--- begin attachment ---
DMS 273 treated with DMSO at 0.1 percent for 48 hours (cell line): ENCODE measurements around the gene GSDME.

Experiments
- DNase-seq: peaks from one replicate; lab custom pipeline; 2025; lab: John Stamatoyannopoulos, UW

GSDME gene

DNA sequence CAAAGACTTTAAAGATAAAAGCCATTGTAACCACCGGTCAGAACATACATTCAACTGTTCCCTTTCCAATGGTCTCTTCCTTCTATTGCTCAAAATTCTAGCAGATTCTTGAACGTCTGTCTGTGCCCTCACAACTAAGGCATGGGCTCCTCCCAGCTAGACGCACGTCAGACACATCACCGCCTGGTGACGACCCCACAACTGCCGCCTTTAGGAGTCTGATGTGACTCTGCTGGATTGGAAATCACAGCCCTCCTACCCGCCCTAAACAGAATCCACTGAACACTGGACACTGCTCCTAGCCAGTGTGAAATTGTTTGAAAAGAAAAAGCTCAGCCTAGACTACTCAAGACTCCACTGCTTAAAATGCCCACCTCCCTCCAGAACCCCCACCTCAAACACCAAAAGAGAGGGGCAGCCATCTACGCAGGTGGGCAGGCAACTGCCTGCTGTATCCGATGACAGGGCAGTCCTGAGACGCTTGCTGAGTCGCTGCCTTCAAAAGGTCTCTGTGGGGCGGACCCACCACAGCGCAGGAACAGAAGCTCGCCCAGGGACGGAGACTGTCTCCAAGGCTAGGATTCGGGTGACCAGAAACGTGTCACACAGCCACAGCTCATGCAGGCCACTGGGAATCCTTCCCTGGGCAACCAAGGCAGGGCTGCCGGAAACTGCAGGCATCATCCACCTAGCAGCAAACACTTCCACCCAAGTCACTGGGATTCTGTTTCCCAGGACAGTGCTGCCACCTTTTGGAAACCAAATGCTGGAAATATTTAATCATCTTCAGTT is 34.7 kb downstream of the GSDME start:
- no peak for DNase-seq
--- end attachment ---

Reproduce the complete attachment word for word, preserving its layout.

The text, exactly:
DMS 273 treated with DMSO at 0.1 percent for 48 hours (cell line): ENCODE measurements around the gene GSDME.

Experiments
- DNase-seq: peaks from one replicate; lab custom pipeline; 2025; lab: John Stamatoyannopoulos, UW

GSDME gene

DNA sequence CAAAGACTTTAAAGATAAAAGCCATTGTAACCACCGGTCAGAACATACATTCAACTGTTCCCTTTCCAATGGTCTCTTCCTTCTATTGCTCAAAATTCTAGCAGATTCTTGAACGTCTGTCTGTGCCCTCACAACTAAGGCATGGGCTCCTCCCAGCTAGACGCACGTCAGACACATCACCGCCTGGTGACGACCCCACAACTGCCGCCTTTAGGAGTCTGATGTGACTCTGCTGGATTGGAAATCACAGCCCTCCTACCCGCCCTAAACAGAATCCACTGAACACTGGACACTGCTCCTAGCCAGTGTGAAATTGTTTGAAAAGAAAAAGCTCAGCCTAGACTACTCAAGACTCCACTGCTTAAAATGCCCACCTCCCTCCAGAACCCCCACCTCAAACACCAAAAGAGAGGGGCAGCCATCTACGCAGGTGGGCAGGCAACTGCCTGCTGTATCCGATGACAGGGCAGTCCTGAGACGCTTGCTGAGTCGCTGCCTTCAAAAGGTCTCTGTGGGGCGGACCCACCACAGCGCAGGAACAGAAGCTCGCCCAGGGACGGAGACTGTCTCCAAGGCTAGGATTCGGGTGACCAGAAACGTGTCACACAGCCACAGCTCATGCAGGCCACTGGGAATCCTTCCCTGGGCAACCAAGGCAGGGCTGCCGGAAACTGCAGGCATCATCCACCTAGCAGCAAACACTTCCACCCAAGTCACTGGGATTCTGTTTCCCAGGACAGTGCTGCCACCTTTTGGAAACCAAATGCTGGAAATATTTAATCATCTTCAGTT is 34.7 kb downstream of the GSDME start:
- no peak for DNase-seq